The current tectonics of the plateau is much debated. The two end-member models are the block model, in which the crust of the plateau is formed of several blocks with little internal deformation separated by major strike-slip faults. In the alternative continuum model, the plateau is affected by distributed deformation resulting from flow within the crust.
The Tibetan Plateau supports a variety of ecosystems, most of them classified as montane grasslands. While parts of the plateau feature an alpine tundra-like environment, other areas feature monsoon-influenced shrublands and forests. Species diversity is generally reduced on the plateau due to the elevation and low precipitation. The Tibetan Plateau hosts the Tibetan wolf, and species of snow leopard, wild yak, wild donkey, cranes, vultures, hawks, geese, snakes, and water buffalo. One notable animal is the high-altitude jumping spider, that can live at elevations of over 6,500 metres (21,300 ft).
Nomads on the Tibetan Plateau and in the Himalayas are the remainders of nomadic practices historically once widespread in Asia and Africa. Pastoral nomads constitute about 40% of the ethnic Tibetan population. The presence of nomadic peoples on the plateau is predicated on their adaptation to survival on the world's grassland by raising livestock rather than crops, which are unsuitable to the terrain. Archaeological evidence suggests that the earliest human occupation of the plateau occurred between 30,000 and 40,000 years ago. Since colonization of the Tibetan Plateau, Tibetan culture has adapted and flourished in the western, southern, and eastern regions of the plateau. The northern portion, the Changtang, is generally too high and cold to support permanent population. One of the most notable civilizations to have developed on the Tibetan Plateau is the Tibetan Empire from the 7th century to the 9th century AD.
Monsoons are caused by the different amplitudes of surface temperature seasonal cycles between land and oceans. This differential warming occurs because heating rates differ between land and water. Ocean heating is distributed vertically through a "mixed layer" that may be 50 meters deep through the action of wind and buoyancy-generated turbulence, whereas the land surface conducts heat slowly, with the seasonal signal penetrating only a meter or so. Additionally, the specific heat capacity of liquid water is significantly greater than that of most materials that make up land. Together, these factors mean that the heat capacity of the layer participating in the seasonal cycle is much larger over the oceans than over land, with the consequence that the land warms and cools faster than the ocean. In turn, air over the land warms faster and reaches a higher temperature than does air over the ocean. The warmer air over land tends to rise, creating an area of low pressure. The pressure anomaly then causes a steady wind to blow toward the land, which brings the moist air over the ocean surface with it. Rainfall is then increased by the presence of the moist ocean air. The rainfall is stimulated by a variety of mechanisms, such as low-level air being lifted upwards by mountains, surface heating, convergence at the surface, divergence aloft, or from storm-produced outflows near the surface. When such lifting occurs, the air cools due to expansion in lower pressure, which in turn produces condensation and precipitation.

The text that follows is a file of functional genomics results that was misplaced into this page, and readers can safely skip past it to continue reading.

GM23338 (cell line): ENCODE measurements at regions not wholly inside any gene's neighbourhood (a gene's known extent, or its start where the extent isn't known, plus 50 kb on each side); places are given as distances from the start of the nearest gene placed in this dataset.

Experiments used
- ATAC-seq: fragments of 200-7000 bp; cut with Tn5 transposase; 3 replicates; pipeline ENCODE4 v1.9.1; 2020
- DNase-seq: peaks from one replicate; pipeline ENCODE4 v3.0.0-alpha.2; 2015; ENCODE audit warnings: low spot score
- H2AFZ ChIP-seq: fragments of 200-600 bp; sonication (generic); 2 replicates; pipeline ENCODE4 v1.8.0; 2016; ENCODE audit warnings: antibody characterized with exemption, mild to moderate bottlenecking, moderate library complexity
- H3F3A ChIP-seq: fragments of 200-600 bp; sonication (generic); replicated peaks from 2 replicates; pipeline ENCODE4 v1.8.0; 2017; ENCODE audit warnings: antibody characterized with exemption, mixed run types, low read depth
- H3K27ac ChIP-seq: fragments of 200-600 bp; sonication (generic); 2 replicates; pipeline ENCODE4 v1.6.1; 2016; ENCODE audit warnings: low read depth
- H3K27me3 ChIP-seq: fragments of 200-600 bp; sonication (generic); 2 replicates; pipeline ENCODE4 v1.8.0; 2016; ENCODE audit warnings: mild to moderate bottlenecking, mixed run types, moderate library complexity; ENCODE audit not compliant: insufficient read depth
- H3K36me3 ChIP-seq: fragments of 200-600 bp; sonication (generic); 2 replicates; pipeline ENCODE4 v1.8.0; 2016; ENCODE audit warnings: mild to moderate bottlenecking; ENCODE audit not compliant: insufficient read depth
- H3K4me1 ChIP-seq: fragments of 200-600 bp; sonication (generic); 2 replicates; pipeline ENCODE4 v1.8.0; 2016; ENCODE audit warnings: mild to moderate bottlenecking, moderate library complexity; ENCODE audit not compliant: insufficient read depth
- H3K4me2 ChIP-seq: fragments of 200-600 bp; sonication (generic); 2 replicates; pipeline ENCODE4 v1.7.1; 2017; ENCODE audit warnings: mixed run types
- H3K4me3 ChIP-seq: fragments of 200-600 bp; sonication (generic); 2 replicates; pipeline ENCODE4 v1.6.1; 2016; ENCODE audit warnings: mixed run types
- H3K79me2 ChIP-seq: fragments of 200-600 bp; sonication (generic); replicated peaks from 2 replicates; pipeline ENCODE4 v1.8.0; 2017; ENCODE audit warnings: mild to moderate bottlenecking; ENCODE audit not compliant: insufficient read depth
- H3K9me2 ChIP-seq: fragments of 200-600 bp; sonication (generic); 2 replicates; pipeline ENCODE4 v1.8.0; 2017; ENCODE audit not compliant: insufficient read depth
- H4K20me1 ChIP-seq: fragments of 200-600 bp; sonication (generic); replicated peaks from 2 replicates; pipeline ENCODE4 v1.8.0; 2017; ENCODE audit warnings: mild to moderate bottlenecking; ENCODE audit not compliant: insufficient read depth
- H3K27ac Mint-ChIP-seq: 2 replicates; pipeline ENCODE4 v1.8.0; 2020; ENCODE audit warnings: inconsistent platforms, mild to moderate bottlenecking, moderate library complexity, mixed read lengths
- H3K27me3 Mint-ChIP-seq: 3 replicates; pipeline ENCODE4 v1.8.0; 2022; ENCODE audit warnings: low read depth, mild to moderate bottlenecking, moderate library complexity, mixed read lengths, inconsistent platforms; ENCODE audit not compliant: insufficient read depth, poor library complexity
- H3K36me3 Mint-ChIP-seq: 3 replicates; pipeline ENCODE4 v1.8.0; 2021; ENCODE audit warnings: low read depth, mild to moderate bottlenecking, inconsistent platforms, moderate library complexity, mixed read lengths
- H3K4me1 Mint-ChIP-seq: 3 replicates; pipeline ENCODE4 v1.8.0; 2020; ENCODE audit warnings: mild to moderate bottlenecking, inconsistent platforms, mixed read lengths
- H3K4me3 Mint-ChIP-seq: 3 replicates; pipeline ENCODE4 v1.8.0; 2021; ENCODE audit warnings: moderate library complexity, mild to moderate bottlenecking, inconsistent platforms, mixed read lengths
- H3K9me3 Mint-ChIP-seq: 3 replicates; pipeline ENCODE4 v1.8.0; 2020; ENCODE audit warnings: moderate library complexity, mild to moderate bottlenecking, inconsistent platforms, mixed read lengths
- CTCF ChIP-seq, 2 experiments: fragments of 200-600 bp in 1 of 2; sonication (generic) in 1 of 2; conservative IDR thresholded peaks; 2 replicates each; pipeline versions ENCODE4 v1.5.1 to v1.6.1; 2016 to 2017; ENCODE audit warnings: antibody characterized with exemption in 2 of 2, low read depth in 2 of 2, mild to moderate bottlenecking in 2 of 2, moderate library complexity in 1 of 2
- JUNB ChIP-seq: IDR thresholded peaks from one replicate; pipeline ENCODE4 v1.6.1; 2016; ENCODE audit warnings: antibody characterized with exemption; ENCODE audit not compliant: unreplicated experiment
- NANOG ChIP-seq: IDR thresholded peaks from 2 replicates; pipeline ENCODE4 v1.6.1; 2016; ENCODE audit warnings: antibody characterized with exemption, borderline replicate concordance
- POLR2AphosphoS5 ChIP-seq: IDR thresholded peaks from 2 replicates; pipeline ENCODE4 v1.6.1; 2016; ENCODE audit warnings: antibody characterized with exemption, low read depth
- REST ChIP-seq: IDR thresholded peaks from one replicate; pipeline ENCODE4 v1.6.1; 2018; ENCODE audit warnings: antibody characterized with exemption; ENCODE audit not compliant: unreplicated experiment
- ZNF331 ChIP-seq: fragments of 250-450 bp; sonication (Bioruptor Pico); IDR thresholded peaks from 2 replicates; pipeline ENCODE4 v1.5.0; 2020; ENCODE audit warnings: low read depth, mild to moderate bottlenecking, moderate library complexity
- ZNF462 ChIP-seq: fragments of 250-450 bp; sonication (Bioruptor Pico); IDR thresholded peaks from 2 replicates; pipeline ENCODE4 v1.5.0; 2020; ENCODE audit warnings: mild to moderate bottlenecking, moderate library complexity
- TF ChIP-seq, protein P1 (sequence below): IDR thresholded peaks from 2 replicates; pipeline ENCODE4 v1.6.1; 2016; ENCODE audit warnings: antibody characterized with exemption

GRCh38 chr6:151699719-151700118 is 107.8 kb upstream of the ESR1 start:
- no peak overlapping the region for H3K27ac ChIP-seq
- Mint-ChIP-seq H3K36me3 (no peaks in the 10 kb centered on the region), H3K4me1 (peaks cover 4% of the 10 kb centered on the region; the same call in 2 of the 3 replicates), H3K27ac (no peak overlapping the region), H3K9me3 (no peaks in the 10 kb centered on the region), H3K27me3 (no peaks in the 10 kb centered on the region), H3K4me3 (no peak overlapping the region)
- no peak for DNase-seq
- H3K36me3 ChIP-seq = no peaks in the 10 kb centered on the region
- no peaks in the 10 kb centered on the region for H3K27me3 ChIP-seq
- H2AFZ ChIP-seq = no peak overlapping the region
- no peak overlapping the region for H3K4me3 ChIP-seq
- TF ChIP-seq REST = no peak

In winter, the land cools off quickly, but the ocean maintains the heat longer. The hot air over the ocean rises, creating a low-pressure area and a breeze from land to ocean while a large area of drying high pressure is formed over the land, increased by wintertime cooling. Monsoons are similar to sea and land breezes, a term usually referring to the localized, diurnal cycle of circulation near coastlines everywhere, but they are much larger in scale, stronger and seasonal. The seasonal monsoon wind shift and weather associated with the heating and cooling of the Tibetan plateau is the strongest such monsoon on Earth.
Today, Tibet is an important heating surface of the atmosphere. However, during the Last Glacial Maximum, an approximately 2,400,000 square kilometres (930,000 sq mi) ice sheet covered the plateau. Due to its great extent, this glaciation in the subtropics was an important element of radiative forcing. With a much lower latitude, the ice in Tibet reflected at least four times more radiation energy per unit area into space than ice at higher latitudes. Thus, while the modern plateau heats the overlying atmosphere, during the Last Ice Age it helped to cool it.
This cooling had multiple effects on regional climate. Without the thermal low pressure caused by the heating, there was no monsoon over the Indian subcontinent. This lack of monsoon caused extensive rainfall over the Sahara, expansion of the Thar Desert, more dust deposited into the Arabian Sea, and a lowering of the biotic life zones on the Indian subcontinent. Animals responded to this shift in climate, with the Javan rusa migrating into India.
In addition, the glaciers in Tibet created meltwater lakes in the Qaidam Basin, the Tarim Basin, and the Gobi Desert, despite the strong evaporation caused by the low latitude. Silt and clay from the glaciers accumulated in these lakes; when the lakes dried at the end of the ice age, the silt and clay were blown by the downslope wind off the Plateau. These airborne fine grains produced the enormous amount of loess in the Chinese lowlands.
The Tibetan Plateau contains the world's third-largest store of ice. Qin Dahe, the former head of the China Meteorological Administration, issued the following assessment in 2009:
Temperatures are rising four times faster than elsewhere in China, and the Tibetan glaciers are retreating at a higher speed than in any other part of the world. ... In the short term, this will cause lakes to expand and bring floods and mudflows. ... In the long run, the glaciers are vital lifelines for Asian rivers, including the Indus and the Ganges. Once they vanish, water supplies in those regions will be in peril.